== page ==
Event Location: Boardwalk Branch , 8656 N. Ambassador Dr., Kansas City, Missouri 64154

Date: Tue, Mar 15, 2016
Time: 6:30pm – 9:30pm

Book: Fahrenheit 451

 
Bradbury’s writing speed gave “Fahrenheit 451” an undeniable narrative movement, a gripping river of story that flows from the onset. He used the genre of science fiction as a shrewd means to muse on not the future but the present. He focused on the rising importance of technology and its hypnotic allure, which draws us ever further from books and face-to-face conversation.” – Sam Weller

Build a Robot Dog

Science City on the Road educators will lead this team-based hands-on workshop designed for teen participants to build a robot dog, inspired by the robot dog featured in Fahrenheit 451. This program allows participants to develop and expand programming and problem-solving skills using the LEGO ® Mindstorm robotics kit.

Event Location: Mid-Continent Public Library (Lee’s Summit Branch), 150 NW Oldham Pkwy., Lee’s Summit, Missouri 64081

Date: Tue, Mar 15, 2016
Time: 7:00pm – 8:00pm

Book: Fahrenheit 451

 
“The sun burned every day. It burned Time. The world rushed in a circle and turned on its axis and time was busy burning the years and the people anyway, without any help from him. So if he burnt things with the firemen, and the sun burnt Time, that meant that everything burned!”

R&R Book Group

The Red Bridge Branch of the Mid-Continent Public Library hosts this book discussion of the Ray Bradbury classic Fahrenheit 451.

Event Location: 11140 Locust St. , Kansas City , Missouri 64131

Date: Thu, Mar 17, 2016
Time: 7:00pm – 8:00pm

Book: Fahrenheit 451

 

Modern Classics Book Group

The South Independence Branch of the Mid-Continent Public Library hosts this book discussion of the Ray Bradbury classic Fahrenheit 451.

Event Location: Mid-Continent Public Library (South Independence Branch), 13700 E. 35th St. South, Independence, Missouri 64055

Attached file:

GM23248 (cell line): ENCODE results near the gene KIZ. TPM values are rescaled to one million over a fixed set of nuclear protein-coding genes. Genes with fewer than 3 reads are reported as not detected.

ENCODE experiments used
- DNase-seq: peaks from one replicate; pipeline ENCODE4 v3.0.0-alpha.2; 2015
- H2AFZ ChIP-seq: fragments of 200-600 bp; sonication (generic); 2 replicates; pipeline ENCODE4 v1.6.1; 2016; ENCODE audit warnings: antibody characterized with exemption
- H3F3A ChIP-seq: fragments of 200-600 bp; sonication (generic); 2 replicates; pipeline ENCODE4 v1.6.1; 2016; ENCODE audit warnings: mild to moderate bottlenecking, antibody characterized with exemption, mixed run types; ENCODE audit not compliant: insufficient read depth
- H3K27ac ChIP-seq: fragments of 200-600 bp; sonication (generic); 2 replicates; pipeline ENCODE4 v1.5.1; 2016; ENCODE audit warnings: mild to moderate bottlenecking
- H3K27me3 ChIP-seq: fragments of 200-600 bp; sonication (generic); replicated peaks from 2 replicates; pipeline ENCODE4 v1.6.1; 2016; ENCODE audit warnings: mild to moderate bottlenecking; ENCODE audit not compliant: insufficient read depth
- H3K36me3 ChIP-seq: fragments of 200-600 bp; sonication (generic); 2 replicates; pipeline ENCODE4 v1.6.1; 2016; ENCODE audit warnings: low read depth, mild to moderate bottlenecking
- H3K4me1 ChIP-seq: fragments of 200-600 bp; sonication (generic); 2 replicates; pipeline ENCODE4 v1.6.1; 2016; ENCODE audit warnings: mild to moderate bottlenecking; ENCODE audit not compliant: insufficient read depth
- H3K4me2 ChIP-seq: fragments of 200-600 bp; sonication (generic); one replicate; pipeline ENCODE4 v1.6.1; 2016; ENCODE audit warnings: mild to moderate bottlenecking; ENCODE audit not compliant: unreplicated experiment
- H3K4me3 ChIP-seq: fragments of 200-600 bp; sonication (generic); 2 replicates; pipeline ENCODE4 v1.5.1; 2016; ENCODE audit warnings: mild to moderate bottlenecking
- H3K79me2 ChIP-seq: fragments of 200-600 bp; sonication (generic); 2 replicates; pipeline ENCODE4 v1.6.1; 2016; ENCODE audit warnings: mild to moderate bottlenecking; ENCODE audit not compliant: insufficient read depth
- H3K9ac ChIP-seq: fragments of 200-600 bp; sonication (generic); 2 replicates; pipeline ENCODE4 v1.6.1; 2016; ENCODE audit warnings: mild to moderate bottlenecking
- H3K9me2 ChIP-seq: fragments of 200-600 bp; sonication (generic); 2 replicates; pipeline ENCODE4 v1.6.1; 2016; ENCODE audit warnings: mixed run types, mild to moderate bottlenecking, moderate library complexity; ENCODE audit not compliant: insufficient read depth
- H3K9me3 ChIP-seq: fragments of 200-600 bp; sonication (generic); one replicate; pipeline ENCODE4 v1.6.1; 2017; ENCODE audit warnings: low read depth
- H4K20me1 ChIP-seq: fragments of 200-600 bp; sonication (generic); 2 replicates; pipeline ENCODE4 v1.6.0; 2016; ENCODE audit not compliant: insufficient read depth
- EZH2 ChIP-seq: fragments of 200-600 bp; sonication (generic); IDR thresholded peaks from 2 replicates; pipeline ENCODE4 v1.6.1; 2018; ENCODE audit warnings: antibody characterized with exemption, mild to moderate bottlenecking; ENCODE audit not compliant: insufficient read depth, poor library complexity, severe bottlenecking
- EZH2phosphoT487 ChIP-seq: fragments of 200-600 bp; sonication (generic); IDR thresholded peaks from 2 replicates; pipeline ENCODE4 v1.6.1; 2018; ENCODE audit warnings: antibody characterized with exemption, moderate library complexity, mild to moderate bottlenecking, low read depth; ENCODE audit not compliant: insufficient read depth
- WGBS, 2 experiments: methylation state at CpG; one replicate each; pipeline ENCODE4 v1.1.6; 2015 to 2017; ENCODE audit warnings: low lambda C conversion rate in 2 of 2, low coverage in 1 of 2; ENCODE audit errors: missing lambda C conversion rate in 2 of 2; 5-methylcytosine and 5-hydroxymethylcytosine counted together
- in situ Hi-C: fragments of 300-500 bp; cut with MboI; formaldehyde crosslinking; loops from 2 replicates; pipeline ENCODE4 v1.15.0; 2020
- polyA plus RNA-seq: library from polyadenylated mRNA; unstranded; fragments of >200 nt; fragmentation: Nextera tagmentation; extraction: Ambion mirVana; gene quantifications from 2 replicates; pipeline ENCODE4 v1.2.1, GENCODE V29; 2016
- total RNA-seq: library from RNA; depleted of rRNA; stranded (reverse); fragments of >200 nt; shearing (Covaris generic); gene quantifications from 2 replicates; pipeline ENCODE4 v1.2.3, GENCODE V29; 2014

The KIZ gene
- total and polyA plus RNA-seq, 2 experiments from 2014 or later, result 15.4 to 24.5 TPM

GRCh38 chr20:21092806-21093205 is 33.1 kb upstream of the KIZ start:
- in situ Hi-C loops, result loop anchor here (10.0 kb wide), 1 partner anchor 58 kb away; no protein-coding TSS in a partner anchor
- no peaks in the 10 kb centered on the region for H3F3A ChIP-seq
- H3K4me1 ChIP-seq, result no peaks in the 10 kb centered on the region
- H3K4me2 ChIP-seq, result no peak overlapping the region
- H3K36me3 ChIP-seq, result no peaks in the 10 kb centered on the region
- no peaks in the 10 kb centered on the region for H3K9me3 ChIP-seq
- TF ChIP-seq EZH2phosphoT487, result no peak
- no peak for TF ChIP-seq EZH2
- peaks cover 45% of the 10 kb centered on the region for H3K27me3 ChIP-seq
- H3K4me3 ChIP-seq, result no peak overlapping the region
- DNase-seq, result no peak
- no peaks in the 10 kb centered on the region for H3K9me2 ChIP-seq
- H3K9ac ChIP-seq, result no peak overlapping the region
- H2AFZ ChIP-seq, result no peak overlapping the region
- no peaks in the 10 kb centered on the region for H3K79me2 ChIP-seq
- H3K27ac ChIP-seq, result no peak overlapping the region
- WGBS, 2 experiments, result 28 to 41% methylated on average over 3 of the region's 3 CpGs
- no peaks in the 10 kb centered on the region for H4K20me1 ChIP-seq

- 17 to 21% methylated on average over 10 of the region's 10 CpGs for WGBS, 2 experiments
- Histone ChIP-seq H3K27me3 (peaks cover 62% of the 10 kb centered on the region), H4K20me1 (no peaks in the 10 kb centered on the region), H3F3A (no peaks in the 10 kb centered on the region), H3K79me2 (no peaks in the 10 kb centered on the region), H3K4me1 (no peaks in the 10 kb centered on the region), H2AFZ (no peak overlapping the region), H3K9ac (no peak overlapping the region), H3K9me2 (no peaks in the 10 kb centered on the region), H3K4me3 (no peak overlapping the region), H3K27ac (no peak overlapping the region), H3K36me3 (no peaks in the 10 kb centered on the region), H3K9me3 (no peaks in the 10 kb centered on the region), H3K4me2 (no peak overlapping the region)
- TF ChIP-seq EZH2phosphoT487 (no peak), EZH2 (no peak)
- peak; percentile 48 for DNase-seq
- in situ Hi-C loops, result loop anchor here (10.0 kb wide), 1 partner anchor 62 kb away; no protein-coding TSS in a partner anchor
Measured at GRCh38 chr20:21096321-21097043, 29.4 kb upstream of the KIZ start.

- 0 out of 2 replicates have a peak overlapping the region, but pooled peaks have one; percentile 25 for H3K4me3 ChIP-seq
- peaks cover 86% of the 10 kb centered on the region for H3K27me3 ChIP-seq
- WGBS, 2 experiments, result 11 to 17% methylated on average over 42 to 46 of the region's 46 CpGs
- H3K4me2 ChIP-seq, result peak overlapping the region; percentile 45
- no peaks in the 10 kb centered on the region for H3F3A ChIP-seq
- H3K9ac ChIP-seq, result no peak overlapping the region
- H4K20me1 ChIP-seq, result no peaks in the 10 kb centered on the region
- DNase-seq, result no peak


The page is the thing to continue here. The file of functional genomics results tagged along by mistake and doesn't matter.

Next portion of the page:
Date: Thu, Mar 17, 2016
Time: 7:00pm – 8:00pm

Book: Fahrenheit 451

 
 The Bradbury Style: A Short Story Seminar

Acclaimed writer Sam Weller leads a three-hour writing intensive workshop that explores the inspiring creative process of Ray Bradbury, the prolific author of more than 500 short stories, novels, and essays. Participants will learn to generate imaginative story concepts and get them down on the page using a process that is applicable to stories of all types, from the deeply personal to the fantastic. Please join us as we learn the lessons of writing short stories handed down from one of the masters. Registration is limited.

Event Location: Mid-Continent Public Library (The Story Center), 8900 NE Flintlock Road, Kansas City, Missouri 64157

Date: Sun, Mar 20, 2016
Time: 2:00pm – 3:00pm

Book: Fahrenheit 451

 

Film Screening: Fahrenheit 451

Join film critic and enthusiast Robert Butler for a screening and discussion of the 1966 film adaptation of Fahrenheit 451, directed by Francois Truffaut, who produced his only English-language film in this drama starring Oskar Werner and Julie Christie. Butler spent more than four decades as a writer for The Kansas City Star, mostly on the entertainment beat where he covered theater and movies. He continues to review new releases for The Star, on his blog at butlerscinemascene.com and on the national website seniorcorrespondent.com. He also hosts a regular film series on Sunday afternoons at MCPL’s North Independence Branch.